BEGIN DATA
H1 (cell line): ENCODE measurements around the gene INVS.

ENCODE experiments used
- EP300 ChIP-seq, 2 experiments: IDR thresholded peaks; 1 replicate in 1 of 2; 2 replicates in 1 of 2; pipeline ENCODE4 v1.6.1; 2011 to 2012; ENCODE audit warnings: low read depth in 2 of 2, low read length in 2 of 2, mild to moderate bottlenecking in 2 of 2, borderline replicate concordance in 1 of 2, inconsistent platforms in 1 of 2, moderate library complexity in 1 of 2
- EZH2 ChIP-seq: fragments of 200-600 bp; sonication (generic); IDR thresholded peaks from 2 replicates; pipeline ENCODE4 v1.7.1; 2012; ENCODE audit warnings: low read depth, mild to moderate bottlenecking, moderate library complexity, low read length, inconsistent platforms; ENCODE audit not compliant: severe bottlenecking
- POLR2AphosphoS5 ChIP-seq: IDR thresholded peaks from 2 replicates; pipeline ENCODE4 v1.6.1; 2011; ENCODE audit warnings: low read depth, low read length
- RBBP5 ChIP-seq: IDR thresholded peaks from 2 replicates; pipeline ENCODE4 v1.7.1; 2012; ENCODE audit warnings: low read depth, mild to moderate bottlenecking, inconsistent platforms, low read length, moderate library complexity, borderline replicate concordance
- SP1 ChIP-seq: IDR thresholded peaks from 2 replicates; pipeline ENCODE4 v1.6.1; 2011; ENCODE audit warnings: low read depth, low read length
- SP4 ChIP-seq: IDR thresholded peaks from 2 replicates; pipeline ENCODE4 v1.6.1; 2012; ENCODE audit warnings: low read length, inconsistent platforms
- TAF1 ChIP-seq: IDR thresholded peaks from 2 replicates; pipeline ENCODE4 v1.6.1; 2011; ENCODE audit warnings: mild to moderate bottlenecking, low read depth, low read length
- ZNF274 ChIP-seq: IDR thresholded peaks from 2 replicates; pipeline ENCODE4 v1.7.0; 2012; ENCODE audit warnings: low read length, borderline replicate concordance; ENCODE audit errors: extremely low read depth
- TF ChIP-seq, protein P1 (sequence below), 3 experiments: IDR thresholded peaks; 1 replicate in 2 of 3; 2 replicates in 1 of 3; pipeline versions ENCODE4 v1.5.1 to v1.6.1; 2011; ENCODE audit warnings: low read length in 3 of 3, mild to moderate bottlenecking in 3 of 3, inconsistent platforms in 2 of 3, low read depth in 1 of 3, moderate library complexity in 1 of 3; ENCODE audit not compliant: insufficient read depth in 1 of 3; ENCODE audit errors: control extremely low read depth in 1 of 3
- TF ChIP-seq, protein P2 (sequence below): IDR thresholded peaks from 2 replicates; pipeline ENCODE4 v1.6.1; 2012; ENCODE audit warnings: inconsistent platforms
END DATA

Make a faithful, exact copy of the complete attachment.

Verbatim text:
H1 (cell line): ENCODE measurements around the gene INVS.

ENCODE experiments used
- EP300 ChIP-seq, 2 experiments: IDR thresholded peaks; 1 replicate in 1 of 2; 2 replicates in 1 of 2; pipeline ENCODE4 v1.6.1; 2011 to 2012; ENCODE audit warnings: low read depth in 2 of 2, low read length in 2 of 2, mild to moderate bottlenecking in 2 of 2, borderline replicate concordance in 1 of 2, inconsistent platforms in 1 of 2, moderate library complexity in 1 of 2
- EZH2 ChIP-seq: fragments of 200-600 bp; sonication (generic); IDR thresholded peaks from 2 replicates; pipeline ENCODE4 v1.7.1; 2012; ENCODE audit warnings: low read depth, mild to moderate bottlenecking, moderate library complexity, low read length, inconsistent platforms; ENCODE audit not compliant: severe bottlenecking
- POLR2AphosphoS5 ChIP-seq: IDR thresholded peaks from 2 replicates; pipeline ENCODE4 v1.6.1; 2011; ENCODE audit warnings: low read depth, low read length
- RBBP5 ChIP-seq: IDR thresholded peaks from 2 replicates; pipeline ENCODE4 v1.7.1; 2012; ENCODE audit warnings: low read depth, mild to moderate bottlenecking, inconsistent platforms, low read length, moderate library complexity, borderline replicate concordance
- SP1 ChIP-seq: IDR thresholded peaks from 2 replicates; pipeline ENCODE4 v1.6.1; 2011; ENCODE audit warnings: low read depth, low read length
- SP4 ChIP-seq: IDR thresholded peaks from 2 replicates; pipeline ENCODE4 v1.6.1; 2012; ENCODE audit warnings: low read length, inconsistent platforms
- TAF1 ChIP-seq: IDR thresholded peaks from 2 replicates; pipeline ENCODE4 v1.6.1; 2011; ENCODE audit warnings: mild to moderate bottlenecking, low read depth, low read length
- ZNF274 ChIP-seq: IDR thresholded peaks from 2 replicates; pipeline ENCODE4 v1.7.0; 2012; ENCODE audit warnings: low read length, borderline replicate concordance; ENCODE audit errors: extremely low read depth
- TF ChIP-seq, protein P1 (sequence below), 3 experiments: IDR thresholded peaks; 1 replicate in 2 of 3; 2 replicates in 1 of 3; pipeline versions ENCODE4 v1.5.1 to v1.6.1; 2011; ENCODE audit warnings: low read length in 3 of 3, mild to moderate bottlenecking in 3 of 3, inconsistent platforms in 2 of 3, low read depth in 1 of 3, moderate library complexity in 1 of 3; ENCODE audit not compliant: insufficient read depth in 1 of 3; ENCODE audit errors: control extremely low read depth in 1 of 3
- TF ChIP-seq, protein P2 (sequence below): IDR thresholded peaks from 2 replicates; pipeline ENCODE4 v1.6.1; 2012; ENCODE audit warnings: inconsistent platforms